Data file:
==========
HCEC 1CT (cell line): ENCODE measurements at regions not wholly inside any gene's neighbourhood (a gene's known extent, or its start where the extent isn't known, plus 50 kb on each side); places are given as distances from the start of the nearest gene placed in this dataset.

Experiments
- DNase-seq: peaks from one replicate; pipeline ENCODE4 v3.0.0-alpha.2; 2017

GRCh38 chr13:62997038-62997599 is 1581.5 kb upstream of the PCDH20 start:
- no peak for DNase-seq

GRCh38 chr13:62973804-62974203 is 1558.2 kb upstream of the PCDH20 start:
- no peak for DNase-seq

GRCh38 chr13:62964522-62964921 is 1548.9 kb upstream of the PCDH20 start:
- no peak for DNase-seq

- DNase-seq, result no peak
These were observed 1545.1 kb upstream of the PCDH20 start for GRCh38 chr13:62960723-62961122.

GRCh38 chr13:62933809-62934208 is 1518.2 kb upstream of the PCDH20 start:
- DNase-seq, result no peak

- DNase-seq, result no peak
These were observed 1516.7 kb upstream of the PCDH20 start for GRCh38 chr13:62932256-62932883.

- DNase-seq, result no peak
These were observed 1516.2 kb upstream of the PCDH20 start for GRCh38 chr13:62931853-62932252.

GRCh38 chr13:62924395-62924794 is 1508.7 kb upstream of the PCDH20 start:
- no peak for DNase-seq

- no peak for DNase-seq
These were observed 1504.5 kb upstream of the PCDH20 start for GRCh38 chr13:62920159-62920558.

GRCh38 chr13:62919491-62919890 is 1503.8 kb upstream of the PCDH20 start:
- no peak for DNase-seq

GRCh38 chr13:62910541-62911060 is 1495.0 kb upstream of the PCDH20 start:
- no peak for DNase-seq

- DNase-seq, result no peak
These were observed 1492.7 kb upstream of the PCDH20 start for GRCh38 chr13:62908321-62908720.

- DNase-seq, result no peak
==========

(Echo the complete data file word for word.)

HCEC 1CT (cell line): ENCODE measurements at regions not wholly inside any gene's neighbourhood (a gene's known extent, or its start where the extent isn't known, plus 50 kb on each side); places are given as distances from the start of the nearest gene placed in this dataset.

Experiments
- DNase-seq: peaks from one replicate; pipeline ENCODE4 v3.0.0-alpha.2; 2017

GRCh38 chr13:62997038-62997599 is 1581.5 kb upstream of the PCDH20 start:
- no peak for DNase-seq

GRCh38 chr13:62973804-62974203 is 1558.2 kb upstream of the PCDH20 start:
- no peak for DNase-seq

GRCh38 chr13:62964522-62964921 is 1548.9 kb upstream of the PCDH20 start:
- no peak for DNase-seq

- DNase-seq, result no peak
These were observed 1545.1 kb upstream of the PCDH20 start for GRCh38 chr13:62960723-62961122.

GRCh38 chr13:62933809-62934208 is 1518.2 kb upstream of the PCDH20 start:
- DNase-seq, result no peak

- DNase-seq, result no peak
These were observed 1516.7 kb upstream of the PCDH20 start for GRCh38 chr13:62932256-62932883.

- DNase-seq, result no peak
These were observed 1516.2 kb upstream of the PCDH20 start for GRCh38 chr13:62931853-62932252.

GRCh38 chr13:62924395-62924794 is 1508.7 kb upstream of the PCDH20 start:
- no peak for DNase-seq

- no peak for DNase-seq
These were observed 1504.5 kb upstream of the PCDH20 start for GRCh38 chr13:62920159-62920558.

GRCh38 chr13:62919491-62919890 is 1503.8 kb upstream of the PCDH20 start:
- no peak for DNase-seq

GRCh38 chr13:62910541-62911060 is 1495.0 kb upstream of the PCDH20 start:
- no peak for DNase-seq

- DNase-seq, result no peak
These were observed 1492.7 kb upstream of the PCDH20 start for GRCh38 chr13:62908321-62908720.

- DNase-seq, result no peak